According to government sources, nearly 26 thousand members of the police and armed forces patrolled the streets of Rio de Janeiro and 25 ships monitored its coast. This was the biggest security effort for a special event in the history of both Brazil and of the city of Rio itself. Hooliganism, pitch raids, fights, storms and terrorism have been the leading causes for concern among security officials. Protests were also expected. In 2013, during the Confederations Cup, thousands of Brazilian citizens took to the streets to complain about the high spending required for the tournament. On Saturday, one day before the final match, 19 people – linked with acts of vandalism during previous protests – were detained. Human rights advocates have condemned the arrests. "The only goal is to neutralize, suppress and intimidate those men and women who have made their presence on the street a form of expression in their fight for social justice," the Justiça Global group said in a statement.
On Sunday, just a few hours ahead the game, 400 people protested in Saens Peña Square (2 km away from Maracanã venue) against the use of huge public loans to build lavish stadiums. Police forces used tear gas/pepper spray and lanched stun grenades/rubber bullets to disperse and dissuade demonstrators from marching towards the venue; six people were arrested and six got hurt, but no one was seriously injured. As the World Cup came to a close with dumb street protests, the authorities became more relieved, partly because the wider population put their complaints aside and decided to enjoy the atmosphere and the games – which dictated the mood.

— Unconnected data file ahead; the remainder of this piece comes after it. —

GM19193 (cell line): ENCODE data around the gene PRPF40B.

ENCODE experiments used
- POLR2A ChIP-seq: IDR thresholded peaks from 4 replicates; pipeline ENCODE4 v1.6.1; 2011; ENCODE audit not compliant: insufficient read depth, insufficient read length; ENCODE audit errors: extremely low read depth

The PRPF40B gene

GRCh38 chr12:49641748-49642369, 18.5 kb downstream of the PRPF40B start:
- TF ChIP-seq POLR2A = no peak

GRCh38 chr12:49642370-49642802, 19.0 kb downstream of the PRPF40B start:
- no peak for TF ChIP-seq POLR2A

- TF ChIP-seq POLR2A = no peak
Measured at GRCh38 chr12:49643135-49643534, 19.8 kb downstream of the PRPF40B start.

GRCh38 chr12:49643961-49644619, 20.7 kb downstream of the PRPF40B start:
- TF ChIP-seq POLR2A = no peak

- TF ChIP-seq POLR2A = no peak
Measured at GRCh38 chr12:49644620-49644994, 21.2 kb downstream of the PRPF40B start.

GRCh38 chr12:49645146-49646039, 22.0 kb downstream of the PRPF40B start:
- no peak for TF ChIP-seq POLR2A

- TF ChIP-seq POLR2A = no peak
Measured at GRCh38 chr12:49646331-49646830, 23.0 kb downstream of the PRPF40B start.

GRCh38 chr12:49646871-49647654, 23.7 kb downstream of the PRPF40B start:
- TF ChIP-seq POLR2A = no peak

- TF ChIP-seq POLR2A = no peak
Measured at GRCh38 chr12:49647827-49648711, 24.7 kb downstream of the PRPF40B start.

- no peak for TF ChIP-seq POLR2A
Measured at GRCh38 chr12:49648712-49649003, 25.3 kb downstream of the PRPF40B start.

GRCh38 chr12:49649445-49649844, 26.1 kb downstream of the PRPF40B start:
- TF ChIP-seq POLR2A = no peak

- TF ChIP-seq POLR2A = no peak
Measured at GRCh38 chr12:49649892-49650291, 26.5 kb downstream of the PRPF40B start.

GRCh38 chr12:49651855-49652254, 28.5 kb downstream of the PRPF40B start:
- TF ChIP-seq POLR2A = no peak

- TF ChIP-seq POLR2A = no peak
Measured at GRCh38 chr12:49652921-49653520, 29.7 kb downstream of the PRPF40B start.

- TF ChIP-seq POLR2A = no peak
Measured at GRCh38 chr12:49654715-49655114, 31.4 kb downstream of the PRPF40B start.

Around 100,000 Argentine football supporters headed to Rio in the days leading up to the final, even though many of them had not got tickets for the match – and, yes, these fans were up to watch the game on the sands of the FIFA Fan Fest, at Copabacana beach. There were tickets available on the black market, for the incredible amount of USD 10,250 (when its normal prices ranged from USD 150 to USD 900), in spite of it being against the law. In 24 hours, around 12,000 fans entered Brazil through the border city of Uruguaiana (RS), and some were there after travelling more than 2,500 kilometers from Buenos Aires to the Maracanã stadium, in a three-day drive – to cheer for their team – due to high prices of plane tickets. They joined compatriots who had already been in the neighbouring country since the start of the tournament. Between Friday and Sunday, 14 additional Aerolíneas Argentinas flights, as well as the 8 regular ones, took supporters on the Buenos Aires-Rio de Janeiro route, bringing the total seats available to 3,700. Cars, minibuses and motorhomes flooded the streets of Rio. Many of them parked at the so-called Sambódromo, where the city hosts its Carnival parade – although, after, the brazilian rhythm gave its space to romantic tango songs as opposed to anything samba-related. The city officials also offered the "Terreirão do Samba", an open air concert venue located in downtown. Some fanatic and adventurous supporters slept inside their cars and even on the streets, beaches, benches and bus stations in Rio, due to both lack and high prices of hotel rooms – the Brazilian currency is, afterall, much stronger when compared to its Latin-American neighbour and so it accommodation does appear more expensive.